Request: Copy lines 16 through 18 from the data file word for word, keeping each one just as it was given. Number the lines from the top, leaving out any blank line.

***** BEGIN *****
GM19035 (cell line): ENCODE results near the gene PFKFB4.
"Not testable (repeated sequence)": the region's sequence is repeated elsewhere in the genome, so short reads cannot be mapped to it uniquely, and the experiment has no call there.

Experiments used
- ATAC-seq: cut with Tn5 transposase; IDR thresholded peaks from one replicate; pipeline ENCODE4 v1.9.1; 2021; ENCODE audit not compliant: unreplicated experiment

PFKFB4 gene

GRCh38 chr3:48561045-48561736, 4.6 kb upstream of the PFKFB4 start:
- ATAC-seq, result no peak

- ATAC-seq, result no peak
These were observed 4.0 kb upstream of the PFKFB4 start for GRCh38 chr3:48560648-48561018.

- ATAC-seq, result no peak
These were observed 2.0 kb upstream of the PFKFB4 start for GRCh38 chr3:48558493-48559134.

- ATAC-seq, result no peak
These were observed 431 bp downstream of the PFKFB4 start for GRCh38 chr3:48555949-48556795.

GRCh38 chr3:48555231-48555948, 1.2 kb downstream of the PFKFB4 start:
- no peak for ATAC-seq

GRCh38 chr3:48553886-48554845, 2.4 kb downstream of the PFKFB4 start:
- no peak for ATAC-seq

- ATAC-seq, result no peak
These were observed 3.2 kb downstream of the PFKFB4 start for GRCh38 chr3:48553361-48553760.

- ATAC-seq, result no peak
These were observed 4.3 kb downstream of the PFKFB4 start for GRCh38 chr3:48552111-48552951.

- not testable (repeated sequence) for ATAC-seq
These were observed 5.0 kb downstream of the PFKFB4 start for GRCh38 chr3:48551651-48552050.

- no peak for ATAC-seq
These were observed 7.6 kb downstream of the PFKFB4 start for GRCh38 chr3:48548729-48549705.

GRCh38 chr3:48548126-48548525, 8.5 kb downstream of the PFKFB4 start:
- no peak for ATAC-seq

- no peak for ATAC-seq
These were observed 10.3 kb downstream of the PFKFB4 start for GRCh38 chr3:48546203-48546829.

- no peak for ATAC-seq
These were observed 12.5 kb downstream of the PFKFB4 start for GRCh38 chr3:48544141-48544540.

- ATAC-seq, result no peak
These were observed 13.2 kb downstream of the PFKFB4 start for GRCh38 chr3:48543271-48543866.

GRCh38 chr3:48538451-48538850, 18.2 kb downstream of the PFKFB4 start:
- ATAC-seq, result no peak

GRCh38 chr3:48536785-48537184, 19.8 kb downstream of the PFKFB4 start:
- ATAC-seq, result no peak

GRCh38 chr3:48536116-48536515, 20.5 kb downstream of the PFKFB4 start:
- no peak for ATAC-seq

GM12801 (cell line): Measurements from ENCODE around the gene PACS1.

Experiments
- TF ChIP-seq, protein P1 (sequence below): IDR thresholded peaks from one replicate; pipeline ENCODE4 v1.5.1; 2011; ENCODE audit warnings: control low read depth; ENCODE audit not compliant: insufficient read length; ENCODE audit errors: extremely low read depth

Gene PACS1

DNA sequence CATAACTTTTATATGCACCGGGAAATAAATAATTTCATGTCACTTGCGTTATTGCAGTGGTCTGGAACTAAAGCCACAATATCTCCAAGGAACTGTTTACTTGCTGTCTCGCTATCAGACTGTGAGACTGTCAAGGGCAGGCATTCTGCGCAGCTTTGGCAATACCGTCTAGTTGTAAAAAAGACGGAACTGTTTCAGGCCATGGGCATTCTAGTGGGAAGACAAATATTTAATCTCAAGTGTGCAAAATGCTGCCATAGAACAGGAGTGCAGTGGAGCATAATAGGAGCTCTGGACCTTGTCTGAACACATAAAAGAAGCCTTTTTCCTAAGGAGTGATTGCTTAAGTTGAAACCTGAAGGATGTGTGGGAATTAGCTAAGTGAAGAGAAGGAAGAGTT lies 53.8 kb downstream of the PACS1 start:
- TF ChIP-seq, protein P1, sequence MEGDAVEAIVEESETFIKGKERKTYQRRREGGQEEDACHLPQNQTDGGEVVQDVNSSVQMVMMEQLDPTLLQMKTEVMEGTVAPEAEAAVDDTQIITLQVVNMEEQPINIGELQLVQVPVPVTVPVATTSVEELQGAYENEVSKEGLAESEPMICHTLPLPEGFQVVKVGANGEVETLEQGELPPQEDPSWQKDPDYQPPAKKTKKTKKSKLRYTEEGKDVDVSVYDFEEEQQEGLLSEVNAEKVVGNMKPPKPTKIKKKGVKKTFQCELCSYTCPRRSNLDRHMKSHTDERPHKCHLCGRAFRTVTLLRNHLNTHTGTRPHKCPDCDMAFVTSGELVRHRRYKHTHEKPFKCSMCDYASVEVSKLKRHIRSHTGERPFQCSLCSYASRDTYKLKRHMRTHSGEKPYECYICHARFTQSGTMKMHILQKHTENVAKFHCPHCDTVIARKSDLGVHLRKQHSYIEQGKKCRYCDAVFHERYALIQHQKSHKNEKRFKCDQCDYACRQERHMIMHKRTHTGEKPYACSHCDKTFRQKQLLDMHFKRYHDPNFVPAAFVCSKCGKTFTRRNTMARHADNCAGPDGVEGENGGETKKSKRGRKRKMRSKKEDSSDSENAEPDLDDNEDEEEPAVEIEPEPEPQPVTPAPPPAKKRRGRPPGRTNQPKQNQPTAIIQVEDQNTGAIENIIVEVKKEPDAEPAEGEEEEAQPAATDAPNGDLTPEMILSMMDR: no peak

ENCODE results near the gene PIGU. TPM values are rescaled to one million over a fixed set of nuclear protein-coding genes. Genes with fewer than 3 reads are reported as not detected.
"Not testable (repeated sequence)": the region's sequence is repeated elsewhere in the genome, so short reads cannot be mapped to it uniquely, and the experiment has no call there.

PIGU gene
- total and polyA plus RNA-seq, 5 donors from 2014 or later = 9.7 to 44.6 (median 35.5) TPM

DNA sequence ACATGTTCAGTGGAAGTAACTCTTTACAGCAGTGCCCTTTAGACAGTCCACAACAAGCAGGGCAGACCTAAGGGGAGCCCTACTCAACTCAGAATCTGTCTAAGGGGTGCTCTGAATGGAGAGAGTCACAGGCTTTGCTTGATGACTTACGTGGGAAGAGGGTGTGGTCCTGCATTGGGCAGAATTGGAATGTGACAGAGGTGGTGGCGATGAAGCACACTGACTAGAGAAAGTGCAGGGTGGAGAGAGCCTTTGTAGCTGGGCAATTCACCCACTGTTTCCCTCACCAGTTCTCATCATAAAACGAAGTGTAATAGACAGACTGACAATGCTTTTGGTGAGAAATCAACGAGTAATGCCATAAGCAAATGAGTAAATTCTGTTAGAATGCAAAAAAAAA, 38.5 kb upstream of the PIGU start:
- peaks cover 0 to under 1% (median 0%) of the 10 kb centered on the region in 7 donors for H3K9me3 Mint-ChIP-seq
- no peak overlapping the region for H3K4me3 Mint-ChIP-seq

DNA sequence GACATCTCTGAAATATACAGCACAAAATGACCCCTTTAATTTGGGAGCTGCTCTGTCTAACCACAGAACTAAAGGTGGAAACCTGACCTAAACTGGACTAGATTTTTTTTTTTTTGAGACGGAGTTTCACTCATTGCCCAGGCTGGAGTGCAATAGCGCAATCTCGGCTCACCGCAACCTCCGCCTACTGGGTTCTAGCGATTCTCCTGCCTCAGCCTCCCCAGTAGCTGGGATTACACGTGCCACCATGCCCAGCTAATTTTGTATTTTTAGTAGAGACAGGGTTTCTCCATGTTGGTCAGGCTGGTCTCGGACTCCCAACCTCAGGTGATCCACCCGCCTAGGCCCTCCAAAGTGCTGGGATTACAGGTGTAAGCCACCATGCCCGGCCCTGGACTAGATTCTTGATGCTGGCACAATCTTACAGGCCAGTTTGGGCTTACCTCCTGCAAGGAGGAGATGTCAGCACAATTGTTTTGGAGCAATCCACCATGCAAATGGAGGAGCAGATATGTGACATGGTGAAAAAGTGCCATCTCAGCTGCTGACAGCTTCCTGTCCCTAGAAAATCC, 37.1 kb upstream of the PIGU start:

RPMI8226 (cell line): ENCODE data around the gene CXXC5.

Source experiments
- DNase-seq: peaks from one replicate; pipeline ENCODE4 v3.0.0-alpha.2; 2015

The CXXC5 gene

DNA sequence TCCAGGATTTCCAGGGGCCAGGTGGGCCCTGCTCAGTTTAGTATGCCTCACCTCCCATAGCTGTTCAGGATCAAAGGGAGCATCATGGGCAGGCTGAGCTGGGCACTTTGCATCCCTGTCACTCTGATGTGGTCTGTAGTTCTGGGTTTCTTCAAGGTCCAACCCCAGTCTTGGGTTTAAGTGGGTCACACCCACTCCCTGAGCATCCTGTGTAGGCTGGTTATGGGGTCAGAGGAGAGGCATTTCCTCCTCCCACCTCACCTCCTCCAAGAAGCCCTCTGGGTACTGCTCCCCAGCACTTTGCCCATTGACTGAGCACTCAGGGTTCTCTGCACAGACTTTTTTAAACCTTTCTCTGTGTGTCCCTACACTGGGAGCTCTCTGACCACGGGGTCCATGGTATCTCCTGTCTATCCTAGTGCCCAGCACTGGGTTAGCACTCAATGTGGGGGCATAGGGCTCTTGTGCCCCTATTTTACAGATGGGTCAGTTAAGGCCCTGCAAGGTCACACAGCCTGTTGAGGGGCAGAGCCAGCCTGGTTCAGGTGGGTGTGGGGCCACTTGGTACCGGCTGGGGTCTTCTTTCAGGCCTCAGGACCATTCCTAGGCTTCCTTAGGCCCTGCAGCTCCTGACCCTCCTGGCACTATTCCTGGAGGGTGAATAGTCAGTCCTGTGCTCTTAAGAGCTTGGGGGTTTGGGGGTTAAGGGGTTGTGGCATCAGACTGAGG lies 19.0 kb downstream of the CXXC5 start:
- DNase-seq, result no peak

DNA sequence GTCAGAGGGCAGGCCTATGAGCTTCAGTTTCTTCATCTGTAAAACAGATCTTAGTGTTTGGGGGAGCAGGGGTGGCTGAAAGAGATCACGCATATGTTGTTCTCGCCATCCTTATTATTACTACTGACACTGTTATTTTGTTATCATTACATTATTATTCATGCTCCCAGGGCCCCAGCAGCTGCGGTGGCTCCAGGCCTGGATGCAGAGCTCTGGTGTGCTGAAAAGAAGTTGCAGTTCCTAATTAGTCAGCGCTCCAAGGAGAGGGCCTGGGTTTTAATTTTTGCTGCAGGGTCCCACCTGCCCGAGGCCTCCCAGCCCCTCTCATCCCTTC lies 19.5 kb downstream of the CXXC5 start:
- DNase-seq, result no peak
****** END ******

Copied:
GRCh38 chr3:48553886-48554845, 2.4 kb downstream of the PFKFB4 start:
- no peak for ATAC-seq

- ATAC-seq, result no peak